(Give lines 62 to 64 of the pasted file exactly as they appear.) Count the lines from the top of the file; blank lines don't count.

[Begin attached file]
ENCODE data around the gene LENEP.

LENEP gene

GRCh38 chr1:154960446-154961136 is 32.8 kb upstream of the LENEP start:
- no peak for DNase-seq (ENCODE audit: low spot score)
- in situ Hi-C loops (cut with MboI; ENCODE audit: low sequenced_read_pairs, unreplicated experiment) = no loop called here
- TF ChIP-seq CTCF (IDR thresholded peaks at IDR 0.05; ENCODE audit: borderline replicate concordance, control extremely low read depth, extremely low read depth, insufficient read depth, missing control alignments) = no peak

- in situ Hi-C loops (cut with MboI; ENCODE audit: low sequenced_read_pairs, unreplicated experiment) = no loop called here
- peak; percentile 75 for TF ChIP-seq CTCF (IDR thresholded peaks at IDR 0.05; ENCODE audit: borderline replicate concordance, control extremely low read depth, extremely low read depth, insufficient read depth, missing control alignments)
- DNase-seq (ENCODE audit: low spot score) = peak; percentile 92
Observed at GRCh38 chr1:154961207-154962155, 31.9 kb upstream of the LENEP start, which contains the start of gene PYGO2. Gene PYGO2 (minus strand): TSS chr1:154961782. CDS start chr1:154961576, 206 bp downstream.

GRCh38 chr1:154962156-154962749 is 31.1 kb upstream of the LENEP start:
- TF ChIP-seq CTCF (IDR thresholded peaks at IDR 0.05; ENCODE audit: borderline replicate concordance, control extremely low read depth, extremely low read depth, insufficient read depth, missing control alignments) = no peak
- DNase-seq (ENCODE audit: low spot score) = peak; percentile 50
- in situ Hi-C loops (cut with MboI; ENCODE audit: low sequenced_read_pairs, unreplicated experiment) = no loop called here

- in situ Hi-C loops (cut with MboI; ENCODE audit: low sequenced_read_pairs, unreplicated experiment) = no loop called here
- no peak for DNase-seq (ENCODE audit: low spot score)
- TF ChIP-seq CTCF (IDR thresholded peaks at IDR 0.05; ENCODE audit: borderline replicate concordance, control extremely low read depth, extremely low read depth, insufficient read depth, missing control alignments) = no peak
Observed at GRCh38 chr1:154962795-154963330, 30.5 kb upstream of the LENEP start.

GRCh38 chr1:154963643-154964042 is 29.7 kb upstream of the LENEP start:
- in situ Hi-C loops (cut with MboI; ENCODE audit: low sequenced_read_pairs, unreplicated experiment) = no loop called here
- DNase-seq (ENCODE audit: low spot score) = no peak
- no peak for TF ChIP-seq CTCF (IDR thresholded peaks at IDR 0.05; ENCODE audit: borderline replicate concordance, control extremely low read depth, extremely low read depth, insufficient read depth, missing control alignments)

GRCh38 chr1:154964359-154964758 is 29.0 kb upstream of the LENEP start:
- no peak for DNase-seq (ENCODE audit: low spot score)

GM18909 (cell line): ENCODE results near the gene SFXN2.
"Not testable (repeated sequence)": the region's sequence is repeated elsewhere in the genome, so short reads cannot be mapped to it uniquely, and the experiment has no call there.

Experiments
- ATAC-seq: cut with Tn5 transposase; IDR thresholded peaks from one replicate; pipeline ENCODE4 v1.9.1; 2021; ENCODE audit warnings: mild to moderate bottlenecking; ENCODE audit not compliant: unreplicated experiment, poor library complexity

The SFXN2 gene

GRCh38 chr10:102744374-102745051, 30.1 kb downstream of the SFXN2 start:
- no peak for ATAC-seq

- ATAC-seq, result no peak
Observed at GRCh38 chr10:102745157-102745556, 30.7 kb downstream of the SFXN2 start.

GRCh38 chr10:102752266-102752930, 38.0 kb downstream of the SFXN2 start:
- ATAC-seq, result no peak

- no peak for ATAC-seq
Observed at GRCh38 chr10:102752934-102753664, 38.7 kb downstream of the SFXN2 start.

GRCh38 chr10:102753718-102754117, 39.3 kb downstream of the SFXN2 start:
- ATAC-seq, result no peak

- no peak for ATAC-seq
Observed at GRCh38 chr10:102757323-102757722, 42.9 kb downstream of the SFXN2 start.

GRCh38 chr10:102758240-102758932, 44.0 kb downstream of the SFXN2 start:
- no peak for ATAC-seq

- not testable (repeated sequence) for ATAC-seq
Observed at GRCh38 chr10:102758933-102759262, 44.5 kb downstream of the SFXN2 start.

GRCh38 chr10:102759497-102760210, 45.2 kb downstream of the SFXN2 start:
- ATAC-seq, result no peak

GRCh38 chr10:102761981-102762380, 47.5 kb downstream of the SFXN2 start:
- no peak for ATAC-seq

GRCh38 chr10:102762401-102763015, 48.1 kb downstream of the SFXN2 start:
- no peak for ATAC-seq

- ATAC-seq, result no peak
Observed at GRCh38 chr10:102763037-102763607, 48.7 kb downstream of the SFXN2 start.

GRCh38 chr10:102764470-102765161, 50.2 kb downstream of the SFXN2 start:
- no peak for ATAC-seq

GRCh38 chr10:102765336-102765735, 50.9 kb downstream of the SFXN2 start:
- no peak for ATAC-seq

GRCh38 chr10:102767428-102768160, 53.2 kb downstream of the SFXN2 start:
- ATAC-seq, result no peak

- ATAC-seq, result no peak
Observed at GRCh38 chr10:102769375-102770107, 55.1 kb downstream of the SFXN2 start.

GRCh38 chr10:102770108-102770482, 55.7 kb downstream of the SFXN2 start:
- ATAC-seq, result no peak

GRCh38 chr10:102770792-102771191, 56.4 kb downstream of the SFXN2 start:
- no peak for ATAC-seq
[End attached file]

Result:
GRCh38 chr10:102770108-102770482, 55.7 kb downstream of the SFXN2 start:
- ATAC-seq, result no peak

GRCh38 chr10:102770792-102771191, 56.4 kb downstream of the SFXN2 start: